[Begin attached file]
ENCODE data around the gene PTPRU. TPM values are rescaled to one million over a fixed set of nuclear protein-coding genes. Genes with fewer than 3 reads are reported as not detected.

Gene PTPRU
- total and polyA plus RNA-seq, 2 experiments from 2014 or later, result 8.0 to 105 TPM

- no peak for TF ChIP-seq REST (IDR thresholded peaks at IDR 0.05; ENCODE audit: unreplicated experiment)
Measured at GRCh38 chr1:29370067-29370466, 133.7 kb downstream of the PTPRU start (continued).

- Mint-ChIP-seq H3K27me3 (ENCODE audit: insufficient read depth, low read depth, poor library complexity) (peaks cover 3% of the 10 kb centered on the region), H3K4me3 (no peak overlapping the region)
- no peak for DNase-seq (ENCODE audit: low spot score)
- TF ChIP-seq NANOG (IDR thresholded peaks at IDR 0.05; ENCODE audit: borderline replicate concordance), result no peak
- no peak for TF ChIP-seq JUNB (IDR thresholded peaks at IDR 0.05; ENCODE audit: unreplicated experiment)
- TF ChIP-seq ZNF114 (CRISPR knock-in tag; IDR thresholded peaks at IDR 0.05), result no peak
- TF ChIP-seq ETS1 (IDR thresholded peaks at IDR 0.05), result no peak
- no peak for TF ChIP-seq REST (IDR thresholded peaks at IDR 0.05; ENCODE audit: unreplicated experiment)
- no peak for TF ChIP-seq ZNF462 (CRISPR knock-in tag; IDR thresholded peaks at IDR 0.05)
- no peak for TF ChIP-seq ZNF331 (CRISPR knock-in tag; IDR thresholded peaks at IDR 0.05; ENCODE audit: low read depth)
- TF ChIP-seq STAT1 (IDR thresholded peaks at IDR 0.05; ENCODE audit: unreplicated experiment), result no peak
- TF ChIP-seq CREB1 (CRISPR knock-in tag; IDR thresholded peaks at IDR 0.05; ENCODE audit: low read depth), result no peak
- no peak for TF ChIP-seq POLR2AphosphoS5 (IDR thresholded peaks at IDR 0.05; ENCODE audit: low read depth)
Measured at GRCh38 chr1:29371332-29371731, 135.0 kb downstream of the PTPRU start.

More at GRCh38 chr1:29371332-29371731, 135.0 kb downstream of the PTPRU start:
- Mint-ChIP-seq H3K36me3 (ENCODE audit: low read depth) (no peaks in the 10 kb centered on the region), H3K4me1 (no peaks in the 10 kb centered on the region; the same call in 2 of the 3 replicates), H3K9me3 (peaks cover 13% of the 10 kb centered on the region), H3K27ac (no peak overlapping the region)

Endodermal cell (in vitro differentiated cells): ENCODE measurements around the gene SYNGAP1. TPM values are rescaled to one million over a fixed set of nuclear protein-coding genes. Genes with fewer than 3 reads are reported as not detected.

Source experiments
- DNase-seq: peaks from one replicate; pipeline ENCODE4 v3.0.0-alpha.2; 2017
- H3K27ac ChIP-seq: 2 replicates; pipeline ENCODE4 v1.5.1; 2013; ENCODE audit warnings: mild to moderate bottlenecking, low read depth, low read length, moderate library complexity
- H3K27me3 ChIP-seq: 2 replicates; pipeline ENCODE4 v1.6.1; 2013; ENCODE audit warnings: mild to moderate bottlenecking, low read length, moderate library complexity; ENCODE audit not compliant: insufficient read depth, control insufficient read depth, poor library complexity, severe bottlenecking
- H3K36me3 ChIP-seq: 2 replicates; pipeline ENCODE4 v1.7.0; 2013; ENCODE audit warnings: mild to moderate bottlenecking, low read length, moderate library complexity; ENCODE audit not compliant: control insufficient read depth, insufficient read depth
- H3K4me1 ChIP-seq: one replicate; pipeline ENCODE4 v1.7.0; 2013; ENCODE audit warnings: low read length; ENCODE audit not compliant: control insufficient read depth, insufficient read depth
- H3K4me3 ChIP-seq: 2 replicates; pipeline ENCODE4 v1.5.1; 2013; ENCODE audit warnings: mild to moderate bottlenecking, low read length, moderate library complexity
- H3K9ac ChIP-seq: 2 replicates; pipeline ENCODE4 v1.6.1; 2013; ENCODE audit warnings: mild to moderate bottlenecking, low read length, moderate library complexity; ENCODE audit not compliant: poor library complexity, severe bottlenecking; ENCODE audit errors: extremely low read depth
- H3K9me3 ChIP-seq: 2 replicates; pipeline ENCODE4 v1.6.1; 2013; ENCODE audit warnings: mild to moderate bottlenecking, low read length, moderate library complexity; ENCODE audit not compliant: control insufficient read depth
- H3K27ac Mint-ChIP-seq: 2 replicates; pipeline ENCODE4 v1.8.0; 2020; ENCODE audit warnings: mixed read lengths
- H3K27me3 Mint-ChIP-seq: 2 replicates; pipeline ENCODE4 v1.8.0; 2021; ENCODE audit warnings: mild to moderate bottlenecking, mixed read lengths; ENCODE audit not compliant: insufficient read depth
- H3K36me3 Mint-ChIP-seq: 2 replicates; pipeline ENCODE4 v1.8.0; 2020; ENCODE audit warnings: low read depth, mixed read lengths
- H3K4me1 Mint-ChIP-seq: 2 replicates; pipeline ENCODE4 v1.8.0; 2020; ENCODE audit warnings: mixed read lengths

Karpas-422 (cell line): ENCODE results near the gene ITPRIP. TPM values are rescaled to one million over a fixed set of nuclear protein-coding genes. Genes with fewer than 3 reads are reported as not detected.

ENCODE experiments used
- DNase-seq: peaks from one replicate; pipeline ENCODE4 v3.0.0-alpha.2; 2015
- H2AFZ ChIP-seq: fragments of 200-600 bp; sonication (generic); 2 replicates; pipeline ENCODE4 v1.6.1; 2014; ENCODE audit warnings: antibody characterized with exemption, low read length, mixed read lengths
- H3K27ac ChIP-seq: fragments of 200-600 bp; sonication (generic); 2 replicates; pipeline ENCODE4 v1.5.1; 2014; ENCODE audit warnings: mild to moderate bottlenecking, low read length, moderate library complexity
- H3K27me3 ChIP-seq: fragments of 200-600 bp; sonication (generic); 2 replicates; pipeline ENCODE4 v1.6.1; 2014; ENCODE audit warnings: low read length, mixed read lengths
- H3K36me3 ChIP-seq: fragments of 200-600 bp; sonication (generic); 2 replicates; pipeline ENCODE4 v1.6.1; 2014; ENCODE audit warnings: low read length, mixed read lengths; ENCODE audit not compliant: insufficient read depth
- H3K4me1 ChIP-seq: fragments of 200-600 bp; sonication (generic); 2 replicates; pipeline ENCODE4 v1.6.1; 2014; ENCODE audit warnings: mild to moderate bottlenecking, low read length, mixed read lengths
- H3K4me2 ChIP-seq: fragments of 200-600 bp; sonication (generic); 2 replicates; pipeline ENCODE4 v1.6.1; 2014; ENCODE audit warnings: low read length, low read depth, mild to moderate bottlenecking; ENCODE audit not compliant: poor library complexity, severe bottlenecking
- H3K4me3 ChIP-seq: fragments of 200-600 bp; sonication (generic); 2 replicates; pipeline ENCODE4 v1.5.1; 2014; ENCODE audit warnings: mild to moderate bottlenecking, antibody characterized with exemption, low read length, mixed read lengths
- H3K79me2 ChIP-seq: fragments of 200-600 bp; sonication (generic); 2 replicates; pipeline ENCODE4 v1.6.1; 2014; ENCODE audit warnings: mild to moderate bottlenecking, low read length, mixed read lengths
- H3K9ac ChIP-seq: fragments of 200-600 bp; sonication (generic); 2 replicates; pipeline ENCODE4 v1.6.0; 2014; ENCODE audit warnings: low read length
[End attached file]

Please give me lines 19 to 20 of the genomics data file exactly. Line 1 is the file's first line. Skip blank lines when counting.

More at GRCh38 chr1:29371332-29371731, 135.0 kb downstream of the PTPRU start:
- Mint-ChIP-seq H3K36me3 (ENCODE audit: low read depth) (no peaks in the 10 kb centered on the region), H3K4me1 (no peaks in the 10 kb centered on the region; the same call in 2 of the 3 replicates), H3K9me3 (peaks cover 13% of the 10 kb centered on the region), H3K27ac (no peak overlapping the region)